Although it’s presented to us at a rather gentle pace in comparison to some of the ramblers it’s situated beside in the tracklist of Take Me Back, Carolina Blue’s rendition of “Blue Grass” feels like the warm country ballad that the mainstream has tried but, thus far, failed to produce in 2020 – much to the dismay of listeners everywhere.
A bluegrass band that takes immense influence from the country and folk music genres, Carolina Blue are giving up one of the finest performances in Americana this year via Take Me Back, and in songs like this one, “Ballad of Mary Ann” and the jittery but ultimately focused “Black Knob Breakdown,” proving that indie artists are evolving genres like no other players can right now. There are no synthesized bells and whistles to get in the way of an aural poetry like that which we find in a gospel-flavored “March Around Jericho” or the album-opening “Grown Cold;” there is only a patchwork of string melodicism painted red, white and blue, not out of politicized lyrical aspirations but instead because of a deep, profound love of the American songbook. This is bluegrass for grownups, and to me, it’s one of the best LPs you’ll hear this month.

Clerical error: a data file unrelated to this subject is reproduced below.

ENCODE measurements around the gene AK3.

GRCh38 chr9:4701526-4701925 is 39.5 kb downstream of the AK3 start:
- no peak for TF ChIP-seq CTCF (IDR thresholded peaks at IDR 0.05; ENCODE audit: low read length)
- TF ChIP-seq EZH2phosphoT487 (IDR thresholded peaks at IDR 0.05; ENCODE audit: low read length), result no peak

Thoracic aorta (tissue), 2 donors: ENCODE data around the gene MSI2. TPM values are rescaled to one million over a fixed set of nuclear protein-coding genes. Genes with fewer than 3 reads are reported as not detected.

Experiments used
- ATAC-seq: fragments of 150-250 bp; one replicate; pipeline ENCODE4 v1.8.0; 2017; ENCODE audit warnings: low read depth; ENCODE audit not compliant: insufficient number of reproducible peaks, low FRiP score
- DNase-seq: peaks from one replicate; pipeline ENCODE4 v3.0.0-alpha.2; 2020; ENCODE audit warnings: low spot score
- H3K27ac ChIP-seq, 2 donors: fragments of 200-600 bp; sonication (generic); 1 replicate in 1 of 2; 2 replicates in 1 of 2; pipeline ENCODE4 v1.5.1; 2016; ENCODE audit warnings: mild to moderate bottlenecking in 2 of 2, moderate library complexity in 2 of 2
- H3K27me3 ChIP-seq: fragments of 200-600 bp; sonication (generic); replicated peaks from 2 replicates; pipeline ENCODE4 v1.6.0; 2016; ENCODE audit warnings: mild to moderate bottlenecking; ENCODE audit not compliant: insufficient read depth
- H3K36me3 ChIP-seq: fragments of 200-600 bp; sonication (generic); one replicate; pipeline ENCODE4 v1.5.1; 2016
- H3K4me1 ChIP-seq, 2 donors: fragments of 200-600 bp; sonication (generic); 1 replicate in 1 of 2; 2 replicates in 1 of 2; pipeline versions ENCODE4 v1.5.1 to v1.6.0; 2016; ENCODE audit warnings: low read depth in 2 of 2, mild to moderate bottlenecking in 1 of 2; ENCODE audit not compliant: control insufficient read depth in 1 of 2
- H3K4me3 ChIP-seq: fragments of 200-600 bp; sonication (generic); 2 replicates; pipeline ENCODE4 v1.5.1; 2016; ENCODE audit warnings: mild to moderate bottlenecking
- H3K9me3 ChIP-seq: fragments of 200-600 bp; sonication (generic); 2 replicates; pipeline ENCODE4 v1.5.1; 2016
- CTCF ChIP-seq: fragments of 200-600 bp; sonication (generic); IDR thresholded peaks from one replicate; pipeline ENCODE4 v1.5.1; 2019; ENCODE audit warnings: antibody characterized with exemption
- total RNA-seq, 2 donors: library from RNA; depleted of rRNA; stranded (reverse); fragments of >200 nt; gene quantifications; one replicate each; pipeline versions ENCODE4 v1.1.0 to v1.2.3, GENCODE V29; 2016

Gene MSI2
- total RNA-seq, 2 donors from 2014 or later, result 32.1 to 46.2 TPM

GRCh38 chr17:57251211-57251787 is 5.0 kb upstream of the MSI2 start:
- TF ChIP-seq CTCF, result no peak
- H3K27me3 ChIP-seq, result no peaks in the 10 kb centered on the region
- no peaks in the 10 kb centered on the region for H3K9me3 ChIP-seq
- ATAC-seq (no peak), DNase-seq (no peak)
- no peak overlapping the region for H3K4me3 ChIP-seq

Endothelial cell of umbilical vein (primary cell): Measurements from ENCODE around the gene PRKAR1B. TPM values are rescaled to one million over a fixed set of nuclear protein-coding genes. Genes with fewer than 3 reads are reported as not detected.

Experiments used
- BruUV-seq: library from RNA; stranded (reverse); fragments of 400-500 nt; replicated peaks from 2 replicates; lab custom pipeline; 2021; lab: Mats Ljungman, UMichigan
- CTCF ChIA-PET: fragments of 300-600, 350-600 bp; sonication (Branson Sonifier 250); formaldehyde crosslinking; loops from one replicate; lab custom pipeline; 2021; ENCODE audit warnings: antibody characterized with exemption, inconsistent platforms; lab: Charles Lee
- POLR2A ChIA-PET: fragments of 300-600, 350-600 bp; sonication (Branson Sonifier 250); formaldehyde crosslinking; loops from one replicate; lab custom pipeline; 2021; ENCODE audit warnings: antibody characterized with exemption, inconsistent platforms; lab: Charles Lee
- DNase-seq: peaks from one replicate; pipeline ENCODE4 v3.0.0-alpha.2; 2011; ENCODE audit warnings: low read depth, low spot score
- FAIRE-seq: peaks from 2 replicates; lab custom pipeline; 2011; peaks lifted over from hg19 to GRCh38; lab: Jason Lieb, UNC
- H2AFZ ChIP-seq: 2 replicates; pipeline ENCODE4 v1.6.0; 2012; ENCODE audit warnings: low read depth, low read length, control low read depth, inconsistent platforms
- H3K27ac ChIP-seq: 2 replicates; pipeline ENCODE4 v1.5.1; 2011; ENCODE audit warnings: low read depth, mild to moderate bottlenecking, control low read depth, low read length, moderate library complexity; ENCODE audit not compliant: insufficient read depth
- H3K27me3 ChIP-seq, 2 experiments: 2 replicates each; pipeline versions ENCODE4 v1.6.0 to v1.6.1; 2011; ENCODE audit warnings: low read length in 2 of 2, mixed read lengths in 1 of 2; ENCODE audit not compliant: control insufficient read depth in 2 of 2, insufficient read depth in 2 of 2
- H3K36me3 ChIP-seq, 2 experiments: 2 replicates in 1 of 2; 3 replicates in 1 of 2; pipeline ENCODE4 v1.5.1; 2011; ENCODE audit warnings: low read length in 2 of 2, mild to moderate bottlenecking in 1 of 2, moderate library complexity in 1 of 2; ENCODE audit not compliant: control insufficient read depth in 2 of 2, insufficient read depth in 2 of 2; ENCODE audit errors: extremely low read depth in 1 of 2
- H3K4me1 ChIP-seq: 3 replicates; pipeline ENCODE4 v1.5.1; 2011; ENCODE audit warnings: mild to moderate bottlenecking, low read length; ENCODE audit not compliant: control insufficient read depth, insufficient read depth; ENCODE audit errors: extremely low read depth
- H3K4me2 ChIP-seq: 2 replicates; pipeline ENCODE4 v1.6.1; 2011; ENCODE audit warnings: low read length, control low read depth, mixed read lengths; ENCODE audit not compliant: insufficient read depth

“Country Lovin’ Son of a Gun” and “Lost and Lonely” have a lot of structural contradictions that might otherwise have made them for strange components of the same tracklist, but when outfitted with the honeysweet country drawl we hear in Take Me Back, they feel like absolute necessities in understanding the complete artistry of Carolina Blue as a collective group. Not every song is a self-aware statement piece; “I’m Gonna Wait on Jesus” is a lot of old fashioned fun without any of the arrogance that frequently joins a robust jam session for bluegrass musicians of any skill level, and the cover “Too Wet to Plow” feels like a declaration of decadence in the face of a barrenly minimalistic mainstream sound.
There’s commentary laced into the content, I’m sure, but it never becomes a focal point – this is a record that wants us to get up and swing with the rhythm as opposed to getting hung up on the poetic intricacies that separate the protest music from the patently American ballads of the here and now.
Carolina Blue didn’t have to take as much time perfecting the little differences that make “Take Me to the Mountains” or the whipping “Raining in Roanoke” sound a little sharper than some of the similarly-stylized songs you’re going to hear in bluegrass and country music this year, but all the same, they did; and their third LP is a winner for it. Take Me Back doesn’t just dazzle us with the simple swagger of “Number 73987” or the honest elegance of “I’m Gonna Wait on Jesus” or “March Around Jericho” – it takes us to the soul of its creators’ sound and lets us decide what that sound values more than anything else. It’s an inspired and evocative work, and definitely one Carolina Blue should be very proud of.